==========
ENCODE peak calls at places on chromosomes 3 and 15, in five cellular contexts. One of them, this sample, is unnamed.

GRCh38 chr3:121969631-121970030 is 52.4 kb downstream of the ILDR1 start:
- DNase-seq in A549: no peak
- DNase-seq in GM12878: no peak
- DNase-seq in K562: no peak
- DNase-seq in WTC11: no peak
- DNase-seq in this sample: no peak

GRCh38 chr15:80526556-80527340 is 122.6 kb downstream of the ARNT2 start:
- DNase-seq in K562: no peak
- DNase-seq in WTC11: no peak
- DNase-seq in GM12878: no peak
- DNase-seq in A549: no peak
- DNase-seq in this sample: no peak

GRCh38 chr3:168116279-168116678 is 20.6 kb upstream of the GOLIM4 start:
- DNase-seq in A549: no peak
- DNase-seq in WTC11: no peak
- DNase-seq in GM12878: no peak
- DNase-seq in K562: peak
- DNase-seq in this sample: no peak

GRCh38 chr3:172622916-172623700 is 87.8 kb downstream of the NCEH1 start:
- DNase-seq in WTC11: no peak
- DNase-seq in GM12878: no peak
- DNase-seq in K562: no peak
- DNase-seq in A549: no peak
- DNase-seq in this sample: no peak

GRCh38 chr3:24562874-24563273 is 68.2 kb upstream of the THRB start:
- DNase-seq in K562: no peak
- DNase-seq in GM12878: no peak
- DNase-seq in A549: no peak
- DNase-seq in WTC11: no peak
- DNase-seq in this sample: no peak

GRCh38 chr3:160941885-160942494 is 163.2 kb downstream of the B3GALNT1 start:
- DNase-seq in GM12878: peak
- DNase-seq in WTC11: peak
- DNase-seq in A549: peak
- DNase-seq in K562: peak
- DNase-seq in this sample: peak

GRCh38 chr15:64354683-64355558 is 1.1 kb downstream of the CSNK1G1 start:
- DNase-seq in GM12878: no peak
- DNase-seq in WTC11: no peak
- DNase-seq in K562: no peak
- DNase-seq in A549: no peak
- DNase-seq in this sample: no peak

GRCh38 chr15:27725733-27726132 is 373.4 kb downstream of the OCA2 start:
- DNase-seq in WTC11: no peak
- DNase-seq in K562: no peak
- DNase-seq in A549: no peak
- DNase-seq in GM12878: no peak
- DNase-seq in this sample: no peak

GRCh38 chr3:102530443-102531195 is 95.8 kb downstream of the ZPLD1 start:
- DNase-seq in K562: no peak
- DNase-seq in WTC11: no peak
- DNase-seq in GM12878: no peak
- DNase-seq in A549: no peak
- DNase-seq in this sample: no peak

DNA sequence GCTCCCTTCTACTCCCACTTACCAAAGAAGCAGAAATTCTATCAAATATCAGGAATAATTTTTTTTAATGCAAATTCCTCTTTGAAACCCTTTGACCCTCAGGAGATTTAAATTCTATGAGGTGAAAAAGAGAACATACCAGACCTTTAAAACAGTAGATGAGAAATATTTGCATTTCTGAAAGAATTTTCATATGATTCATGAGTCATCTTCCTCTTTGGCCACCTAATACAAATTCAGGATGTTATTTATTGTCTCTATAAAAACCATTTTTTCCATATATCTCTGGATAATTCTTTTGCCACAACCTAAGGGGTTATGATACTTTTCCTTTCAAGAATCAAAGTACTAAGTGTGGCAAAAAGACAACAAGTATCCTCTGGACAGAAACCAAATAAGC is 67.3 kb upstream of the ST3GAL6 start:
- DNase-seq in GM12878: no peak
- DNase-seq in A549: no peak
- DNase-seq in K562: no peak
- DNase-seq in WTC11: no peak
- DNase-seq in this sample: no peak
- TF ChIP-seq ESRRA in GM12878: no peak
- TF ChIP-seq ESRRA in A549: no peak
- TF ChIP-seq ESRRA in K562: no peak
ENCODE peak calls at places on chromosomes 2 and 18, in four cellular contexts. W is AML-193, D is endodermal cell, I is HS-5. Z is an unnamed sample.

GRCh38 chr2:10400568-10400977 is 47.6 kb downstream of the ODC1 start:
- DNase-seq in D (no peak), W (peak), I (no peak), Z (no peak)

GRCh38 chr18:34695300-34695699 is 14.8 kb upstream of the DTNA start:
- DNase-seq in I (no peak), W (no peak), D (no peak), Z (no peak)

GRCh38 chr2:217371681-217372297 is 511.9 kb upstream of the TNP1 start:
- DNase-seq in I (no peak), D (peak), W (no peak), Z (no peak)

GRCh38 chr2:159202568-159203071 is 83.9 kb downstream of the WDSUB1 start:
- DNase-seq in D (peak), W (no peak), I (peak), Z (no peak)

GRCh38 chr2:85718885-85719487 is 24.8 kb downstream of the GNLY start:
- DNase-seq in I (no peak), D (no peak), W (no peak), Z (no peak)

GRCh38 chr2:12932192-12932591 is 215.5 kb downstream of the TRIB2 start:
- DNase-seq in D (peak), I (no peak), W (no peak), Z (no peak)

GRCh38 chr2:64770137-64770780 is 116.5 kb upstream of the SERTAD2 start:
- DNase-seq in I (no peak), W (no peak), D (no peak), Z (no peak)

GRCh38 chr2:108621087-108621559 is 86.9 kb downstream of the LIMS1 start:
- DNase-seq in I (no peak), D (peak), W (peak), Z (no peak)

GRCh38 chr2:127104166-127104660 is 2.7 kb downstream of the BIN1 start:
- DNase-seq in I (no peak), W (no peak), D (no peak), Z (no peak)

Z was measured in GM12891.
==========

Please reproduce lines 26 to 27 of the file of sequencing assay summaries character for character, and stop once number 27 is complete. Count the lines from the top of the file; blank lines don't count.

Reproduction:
GRCh38 chr3:24562874-24563273 is 68.2 kb upstream of the THRB start:
- DNase-seq in K562: no peak